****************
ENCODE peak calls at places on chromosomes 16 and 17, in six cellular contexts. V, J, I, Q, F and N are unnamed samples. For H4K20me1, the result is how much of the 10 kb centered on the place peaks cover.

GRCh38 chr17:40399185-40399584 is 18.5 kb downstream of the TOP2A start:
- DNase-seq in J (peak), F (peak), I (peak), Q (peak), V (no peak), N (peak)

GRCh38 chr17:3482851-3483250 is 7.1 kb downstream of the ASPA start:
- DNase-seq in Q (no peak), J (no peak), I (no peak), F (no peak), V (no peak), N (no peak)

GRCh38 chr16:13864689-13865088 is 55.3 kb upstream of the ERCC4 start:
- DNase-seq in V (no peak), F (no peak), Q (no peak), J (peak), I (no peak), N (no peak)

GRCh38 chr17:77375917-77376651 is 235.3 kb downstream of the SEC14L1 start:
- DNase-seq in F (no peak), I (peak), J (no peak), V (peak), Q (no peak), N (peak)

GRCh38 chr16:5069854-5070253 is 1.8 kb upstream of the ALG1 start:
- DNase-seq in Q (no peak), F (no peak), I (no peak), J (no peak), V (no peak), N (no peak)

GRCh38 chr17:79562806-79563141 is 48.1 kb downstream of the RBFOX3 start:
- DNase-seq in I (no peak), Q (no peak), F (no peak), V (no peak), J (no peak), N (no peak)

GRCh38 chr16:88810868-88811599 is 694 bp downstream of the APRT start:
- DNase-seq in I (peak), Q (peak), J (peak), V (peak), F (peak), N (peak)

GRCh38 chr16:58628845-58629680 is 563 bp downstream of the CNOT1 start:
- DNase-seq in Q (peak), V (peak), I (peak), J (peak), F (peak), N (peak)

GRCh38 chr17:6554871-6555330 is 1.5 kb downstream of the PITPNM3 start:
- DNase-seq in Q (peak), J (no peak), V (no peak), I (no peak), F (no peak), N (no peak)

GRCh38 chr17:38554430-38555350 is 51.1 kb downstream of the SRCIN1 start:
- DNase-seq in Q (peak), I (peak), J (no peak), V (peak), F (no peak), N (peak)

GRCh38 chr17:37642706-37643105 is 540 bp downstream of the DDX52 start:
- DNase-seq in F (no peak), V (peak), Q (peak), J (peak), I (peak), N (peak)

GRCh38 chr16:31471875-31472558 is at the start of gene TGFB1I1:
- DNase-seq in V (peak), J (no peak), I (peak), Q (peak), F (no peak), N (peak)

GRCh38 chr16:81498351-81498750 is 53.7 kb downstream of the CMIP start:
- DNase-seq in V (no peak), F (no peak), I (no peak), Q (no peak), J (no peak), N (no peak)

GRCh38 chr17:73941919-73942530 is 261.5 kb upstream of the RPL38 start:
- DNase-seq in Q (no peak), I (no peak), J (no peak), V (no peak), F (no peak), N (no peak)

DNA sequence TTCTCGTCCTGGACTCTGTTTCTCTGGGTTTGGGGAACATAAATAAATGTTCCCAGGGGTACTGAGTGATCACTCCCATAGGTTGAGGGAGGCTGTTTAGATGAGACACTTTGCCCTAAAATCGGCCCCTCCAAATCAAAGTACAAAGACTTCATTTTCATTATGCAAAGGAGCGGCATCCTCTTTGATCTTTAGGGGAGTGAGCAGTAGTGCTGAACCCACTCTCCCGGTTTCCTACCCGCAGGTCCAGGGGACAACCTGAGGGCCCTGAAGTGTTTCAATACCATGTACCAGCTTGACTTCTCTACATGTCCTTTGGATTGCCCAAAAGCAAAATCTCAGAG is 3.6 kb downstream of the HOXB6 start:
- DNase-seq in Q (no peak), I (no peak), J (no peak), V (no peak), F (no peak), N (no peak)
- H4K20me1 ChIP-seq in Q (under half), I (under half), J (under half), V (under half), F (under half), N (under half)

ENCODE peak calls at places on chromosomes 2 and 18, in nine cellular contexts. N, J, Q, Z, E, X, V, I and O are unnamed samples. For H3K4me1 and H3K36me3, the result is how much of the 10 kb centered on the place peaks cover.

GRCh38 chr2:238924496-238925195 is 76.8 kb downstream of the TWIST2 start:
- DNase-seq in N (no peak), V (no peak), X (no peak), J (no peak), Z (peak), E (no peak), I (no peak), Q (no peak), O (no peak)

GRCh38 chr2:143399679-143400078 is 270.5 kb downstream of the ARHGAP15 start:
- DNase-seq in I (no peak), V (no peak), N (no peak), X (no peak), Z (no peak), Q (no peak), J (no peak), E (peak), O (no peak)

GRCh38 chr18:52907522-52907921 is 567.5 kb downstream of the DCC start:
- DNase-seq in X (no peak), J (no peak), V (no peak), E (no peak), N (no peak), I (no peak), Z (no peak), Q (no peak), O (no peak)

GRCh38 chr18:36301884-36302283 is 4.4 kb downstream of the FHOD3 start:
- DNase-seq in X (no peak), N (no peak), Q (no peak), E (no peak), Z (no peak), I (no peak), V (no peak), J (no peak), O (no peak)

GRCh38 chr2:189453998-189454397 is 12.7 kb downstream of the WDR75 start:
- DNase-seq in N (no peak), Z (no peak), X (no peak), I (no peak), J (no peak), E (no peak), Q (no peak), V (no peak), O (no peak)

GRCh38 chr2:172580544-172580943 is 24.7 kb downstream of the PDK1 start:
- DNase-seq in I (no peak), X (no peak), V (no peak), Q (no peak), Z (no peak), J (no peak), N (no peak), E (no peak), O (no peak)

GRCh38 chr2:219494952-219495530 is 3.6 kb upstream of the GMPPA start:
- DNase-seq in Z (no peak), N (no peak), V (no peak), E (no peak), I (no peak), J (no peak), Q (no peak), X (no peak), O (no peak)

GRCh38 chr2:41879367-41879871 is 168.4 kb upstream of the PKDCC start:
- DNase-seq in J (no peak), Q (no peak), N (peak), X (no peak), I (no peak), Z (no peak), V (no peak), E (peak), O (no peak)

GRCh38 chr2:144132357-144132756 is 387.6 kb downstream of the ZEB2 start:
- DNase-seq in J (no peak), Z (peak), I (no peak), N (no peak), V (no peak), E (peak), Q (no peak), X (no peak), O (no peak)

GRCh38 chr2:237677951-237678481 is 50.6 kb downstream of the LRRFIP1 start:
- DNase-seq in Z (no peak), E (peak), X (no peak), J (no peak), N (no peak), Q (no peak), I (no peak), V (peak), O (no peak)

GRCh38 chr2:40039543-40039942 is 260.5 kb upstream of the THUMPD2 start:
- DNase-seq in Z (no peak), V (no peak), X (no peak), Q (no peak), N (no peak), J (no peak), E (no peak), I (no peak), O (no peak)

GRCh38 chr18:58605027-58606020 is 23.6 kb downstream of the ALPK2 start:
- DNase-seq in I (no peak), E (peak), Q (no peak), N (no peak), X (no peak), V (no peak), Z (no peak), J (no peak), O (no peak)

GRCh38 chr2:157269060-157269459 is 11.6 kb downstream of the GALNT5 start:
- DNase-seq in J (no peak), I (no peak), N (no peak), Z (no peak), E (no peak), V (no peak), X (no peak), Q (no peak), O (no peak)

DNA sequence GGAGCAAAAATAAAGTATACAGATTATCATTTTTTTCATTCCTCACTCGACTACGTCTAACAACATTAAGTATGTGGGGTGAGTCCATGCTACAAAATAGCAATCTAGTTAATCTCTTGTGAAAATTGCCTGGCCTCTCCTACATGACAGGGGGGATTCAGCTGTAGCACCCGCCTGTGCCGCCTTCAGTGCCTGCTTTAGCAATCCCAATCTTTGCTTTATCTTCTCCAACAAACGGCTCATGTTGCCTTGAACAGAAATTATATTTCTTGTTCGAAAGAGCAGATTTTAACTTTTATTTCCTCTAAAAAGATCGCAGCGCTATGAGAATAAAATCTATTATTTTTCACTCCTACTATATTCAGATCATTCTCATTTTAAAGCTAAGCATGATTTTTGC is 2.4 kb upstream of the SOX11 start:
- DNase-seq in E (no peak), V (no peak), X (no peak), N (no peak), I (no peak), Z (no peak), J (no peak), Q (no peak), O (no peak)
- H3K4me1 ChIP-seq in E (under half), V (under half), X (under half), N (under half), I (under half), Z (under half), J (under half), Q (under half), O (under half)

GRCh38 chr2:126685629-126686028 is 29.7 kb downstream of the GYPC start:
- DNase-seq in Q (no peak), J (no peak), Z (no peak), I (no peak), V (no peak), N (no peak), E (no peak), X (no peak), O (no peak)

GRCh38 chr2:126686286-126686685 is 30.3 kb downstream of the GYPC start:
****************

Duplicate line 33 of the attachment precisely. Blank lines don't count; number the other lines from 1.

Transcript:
ENCODE peak calls at places on chromosomes 2 and 18, in nine cellular contexts. N, J, Q, Z, E, X, V, I and O are unnamed samples. For H3K4me1 and H3K36me3, the result is how much of the 10 kb centered on the place peaks cover.